Perhaps a tinfoil hat would help?
March 27, 2013 5:40 PM   Subscribe

I need to determine how much radiation a head-mounted camera is giving off, and I don't know where to start.

I study language acquisition and am planning a study in which we put a head-mounted cameras on a child's head for several hours a week, hopefully for several years, just following them in their normal life. The goal is to get a much richer set of data about what kind of linguistic and visual input children see over that time, and how that input relates to what they learn. I am on top of all of the scientific and ethical issues involved with doing a study of this sort, but one thing stumps me...

The camera. We are considering using this camera. It (or things like it) have been used in the few other studies that use head-mounted cameras on babies, but those generally are one-offs; there are no studies that have put a camera on a baby's head this often or for this long.

As a result, I want to really make sure that the camera isn't emitting any radiation that could, over the long term, be bad for the baby (especially since it will be worn on the head). I am pretty sure the device doesn't transmit (video is saved on a USB) so that is a major potential source of radiation that I can eliminate (I think).

I wrote to the support people for the camera but they said they don't know if it is emitting anything, and if so, what it is emitting. Now I'm kind of stuck. I googled around about EMF detectors, which led me down a rabbit's hole of lots of detectors (and lots of paranoid people) along with the realization that I don't even know what I'd be looking for or what a safe level is.

So, here are my questions:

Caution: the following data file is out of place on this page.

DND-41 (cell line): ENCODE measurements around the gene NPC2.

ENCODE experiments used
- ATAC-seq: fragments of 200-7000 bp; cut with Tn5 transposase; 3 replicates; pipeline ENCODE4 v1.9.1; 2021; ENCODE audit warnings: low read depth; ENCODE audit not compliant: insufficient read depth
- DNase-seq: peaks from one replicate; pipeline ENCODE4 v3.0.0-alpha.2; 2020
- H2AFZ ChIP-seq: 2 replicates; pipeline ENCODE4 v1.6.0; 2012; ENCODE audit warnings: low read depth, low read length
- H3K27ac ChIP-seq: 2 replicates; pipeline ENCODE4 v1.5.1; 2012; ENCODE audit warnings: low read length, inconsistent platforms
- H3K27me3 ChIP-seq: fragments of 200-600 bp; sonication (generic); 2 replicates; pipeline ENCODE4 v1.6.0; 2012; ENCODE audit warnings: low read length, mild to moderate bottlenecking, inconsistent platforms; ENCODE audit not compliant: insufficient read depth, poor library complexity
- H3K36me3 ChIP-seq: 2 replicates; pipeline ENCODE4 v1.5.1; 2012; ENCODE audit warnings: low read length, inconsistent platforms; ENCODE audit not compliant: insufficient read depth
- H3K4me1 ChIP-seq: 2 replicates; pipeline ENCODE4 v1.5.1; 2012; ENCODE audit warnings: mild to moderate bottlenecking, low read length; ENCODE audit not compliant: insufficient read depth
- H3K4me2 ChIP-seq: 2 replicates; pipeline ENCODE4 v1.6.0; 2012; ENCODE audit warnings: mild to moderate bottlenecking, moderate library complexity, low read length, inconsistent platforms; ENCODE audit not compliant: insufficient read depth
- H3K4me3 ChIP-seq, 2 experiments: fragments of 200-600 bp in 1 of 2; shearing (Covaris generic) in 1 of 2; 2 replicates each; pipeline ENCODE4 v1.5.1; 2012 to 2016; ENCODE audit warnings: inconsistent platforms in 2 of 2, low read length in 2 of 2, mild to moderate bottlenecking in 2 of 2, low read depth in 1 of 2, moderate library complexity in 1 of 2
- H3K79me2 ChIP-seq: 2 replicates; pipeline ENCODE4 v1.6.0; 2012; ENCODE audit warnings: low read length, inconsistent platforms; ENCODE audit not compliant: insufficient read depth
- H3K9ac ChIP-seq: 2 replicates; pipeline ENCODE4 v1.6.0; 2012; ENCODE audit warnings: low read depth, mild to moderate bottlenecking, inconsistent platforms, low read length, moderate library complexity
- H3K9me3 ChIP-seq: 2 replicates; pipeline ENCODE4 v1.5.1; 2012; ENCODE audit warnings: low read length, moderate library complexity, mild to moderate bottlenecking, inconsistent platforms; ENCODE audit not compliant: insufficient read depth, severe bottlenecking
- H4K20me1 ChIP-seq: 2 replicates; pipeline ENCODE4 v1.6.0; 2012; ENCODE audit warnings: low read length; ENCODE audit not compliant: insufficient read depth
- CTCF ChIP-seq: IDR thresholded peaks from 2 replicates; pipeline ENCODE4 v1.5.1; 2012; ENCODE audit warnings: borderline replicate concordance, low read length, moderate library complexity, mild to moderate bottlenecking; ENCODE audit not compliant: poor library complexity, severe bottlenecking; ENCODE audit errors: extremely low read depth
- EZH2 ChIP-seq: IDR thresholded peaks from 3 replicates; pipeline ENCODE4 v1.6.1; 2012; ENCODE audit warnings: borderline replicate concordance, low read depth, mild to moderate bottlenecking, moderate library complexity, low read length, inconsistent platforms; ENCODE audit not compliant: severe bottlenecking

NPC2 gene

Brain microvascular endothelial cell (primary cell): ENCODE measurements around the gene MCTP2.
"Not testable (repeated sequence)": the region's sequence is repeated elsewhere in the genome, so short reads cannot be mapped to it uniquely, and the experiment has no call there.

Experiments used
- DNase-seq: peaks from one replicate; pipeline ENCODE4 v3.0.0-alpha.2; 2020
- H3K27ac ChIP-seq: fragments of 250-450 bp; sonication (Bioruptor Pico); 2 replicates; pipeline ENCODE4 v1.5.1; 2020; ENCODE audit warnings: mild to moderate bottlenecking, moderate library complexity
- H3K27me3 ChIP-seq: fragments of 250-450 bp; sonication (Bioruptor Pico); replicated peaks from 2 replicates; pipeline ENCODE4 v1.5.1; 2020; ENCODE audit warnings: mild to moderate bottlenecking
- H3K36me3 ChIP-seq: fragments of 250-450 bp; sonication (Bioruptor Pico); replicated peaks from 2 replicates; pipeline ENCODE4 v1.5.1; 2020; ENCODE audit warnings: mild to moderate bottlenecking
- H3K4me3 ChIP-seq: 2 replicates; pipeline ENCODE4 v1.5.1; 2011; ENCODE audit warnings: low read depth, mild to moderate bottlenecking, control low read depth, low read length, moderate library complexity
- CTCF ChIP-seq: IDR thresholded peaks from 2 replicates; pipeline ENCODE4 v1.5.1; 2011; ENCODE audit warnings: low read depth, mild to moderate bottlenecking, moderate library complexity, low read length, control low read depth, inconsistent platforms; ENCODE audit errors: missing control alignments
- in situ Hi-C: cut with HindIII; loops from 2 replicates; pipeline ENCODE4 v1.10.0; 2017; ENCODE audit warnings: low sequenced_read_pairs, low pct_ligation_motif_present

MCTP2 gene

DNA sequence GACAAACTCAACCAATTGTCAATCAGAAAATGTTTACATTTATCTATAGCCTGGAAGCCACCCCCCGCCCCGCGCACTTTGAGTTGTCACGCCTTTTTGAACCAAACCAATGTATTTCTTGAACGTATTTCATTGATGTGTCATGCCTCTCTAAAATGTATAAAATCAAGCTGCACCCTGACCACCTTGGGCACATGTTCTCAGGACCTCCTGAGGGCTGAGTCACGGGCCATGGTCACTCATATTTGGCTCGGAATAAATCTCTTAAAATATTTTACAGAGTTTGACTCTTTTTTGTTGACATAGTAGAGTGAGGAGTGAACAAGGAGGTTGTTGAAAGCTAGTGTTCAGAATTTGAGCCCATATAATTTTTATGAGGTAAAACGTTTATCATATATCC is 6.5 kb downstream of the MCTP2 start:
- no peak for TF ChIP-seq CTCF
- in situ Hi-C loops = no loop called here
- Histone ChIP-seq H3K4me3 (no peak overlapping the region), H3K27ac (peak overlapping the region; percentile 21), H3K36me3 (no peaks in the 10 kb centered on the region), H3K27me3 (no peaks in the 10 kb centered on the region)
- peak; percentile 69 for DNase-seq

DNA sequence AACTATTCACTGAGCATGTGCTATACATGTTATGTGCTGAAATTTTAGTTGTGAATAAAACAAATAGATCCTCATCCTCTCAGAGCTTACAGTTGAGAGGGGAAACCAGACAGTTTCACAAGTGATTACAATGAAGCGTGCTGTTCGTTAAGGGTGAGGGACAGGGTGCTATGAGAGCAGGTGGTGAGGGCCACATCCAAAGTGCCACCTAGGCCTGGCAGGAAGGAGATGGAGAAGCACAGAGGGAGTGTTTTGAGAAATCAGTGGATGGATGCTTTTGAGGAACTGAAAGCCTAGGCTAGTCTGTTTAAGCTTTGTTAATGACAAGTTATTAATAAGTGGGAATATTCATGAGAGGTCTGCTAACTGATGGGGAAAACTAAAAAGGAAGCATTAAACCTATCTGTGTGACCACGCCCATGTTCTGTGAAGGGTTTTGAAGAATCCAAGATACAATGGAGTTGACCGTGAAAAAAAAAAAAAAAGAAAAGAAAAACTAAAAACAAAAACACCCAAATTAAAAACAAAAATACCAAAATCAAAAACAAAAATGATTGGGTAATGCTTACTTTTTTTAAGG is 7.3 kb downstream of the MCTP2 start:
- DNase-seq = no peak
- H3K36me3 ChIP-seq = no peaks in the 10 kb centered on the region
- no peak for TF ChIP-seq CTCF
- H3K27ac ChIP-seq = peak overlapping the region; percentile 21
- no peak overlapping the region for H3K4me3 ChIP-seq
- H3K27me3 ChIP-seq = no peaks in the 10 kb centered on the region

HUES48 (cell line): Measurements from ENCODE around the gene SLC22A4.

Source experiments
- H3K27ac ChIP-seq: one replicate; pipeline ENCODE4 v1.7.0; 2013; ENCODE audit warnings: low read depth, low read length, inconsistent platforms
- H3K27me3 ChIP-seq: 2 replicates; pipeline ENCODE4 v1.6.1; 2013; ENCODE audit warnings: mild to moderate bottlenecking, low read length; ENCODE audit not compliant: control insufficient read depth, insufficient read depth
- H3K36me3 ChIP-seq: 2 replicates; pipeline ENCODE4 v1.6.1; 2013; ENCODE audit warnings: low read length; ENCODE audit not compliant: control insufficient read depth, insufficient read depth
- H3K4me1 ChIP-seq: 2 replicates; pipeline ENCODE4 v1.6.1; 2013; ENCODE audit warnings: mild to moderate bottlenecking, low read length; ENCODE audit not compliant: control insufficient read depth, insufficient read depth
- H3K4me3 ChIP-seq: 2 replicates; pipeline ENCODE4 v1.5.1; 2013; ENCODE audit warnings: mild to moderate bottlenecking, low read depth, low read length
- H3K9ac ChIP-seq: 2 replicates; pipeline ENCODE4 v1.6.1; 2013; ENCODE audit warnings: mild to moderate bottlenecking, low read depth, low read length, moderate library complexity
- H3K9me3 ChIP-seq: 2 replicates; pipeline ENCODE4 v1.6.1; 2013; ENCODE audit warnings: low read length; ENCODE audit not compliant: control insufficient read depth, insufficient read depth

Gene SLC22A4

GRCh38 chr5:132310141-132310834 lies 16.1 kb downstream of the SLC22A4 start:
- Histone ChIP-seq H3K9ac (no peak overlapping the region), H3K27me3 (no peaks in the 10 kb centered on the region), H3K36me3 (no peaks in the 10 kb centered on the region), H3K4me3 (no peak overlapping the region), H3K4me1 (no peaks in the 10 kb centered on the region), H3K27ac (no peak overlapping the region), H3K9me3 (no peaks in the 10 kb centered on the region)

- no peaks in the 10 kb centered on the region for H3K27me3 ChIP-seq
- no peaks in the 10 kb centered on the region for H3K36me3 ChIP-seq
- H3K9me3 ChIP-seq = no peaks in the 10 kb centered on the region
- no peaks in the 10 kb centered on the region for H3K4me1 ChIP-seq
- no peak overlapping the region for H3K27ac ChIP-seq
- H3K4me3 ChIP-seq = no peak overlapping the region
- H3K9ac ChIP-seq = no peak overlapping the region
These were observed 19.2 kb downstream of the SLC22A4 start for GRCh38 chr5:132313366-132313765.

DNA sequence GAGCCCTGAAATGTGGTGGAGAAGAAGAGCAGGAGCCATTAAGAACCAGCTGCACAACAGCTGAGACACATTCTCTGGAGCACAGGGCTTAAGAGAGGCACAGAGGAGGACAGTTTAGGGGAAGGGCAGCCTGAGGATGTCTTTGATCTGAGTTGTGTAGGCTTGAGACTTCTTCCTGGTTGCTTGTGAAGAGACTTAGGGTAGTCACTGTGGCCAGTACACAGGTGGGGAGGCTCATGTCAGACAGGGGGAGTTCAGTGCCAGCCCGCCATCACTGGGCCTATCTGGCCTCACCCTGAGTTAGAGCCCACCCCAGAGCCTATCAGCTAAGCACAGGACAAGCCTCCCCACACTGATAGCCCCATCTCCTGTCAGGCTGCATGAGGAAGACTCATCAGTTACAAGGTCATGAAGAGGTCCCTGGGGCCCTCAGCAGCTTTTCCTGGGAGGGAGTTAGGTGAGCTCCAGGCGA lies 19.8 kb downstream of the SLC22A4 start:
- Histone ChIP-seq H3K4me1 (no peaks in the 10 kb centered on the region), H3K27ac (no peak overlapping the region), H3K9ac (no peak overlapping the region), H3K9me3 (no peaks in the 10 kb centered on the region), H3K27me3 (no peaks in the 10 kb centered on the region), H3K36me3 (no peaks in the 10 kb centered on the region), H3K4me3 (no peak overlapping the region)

1. Am I being overly paranoid? Do these kind of cameras emit anything at all?

2. If I were to get one of these EMF detectors, what radiation should I look for? What is a safe level?

3. Is there another way to find this out without buying one of these detectors?

4. If not, what kind of detector should I get? (Assume that I can pay for some reasonably-priced one through a grant, but spending more than a couple of hundred dollars will be difficult to justify unless I can give a solid argument of why I need that additional functionality).

5. Does anyone have suggestions for how I could make it safer to be worn on the head? (e.g., tinfoil hat / surrounding the camera with something / etc)

I would really appreciate anyone who can help in any way with this. I'm feeling pretty lost here, and most of me thinks that any radiation from this sort of camera will be totally dwarfed by what we are surrounded by every day... but I do want to do due diligence, given the potential stakes.

Anonymous because if this study does get run and published, people who found this question would be able to link my metafilter account to my name and I don't want that.
posted by anonymous to Technology (7 answers total)
 
People who complain about EM radiation generally do so in the context of mobile phones, which generate a fair bit of EM radiation by design - they have to communicate with a tower many metres away. If they didn't do that, they wouldn't work.

This camera does not seem to contain any radio hardware at all, so it's not going to be in even the same league as those devices which people stick to their heads a lot.

I'd stop at your point 1 and not worry at all.
posted by pompomtom at 5:58 PM on March 27, 2013


1. Am I being overly paranoid? Do these kind of cameras emit anything at all?

They do not emit any ionizing radiation, which is generally considered to be the major concern in terms of health risk. Just about any piece of modern electronics is going to emit some amount of electromagnetic radiation in the radio frequency band, but unless this device has a radio transmitter or a motor, these levels of radiation will be tiny. I don't think the Muvi has WiFi, does it? If it in fact has no WiFi, it will emit very, very tiny levels of radio frequency radiation. I'm not sure you'll be able to detect them.

That said, the FAA considers similar levels of radio frequency radiation to be a significant enough concern to ban the use of portable electronic devices during takeoff and landing. But a lot of people consider this ridiculous.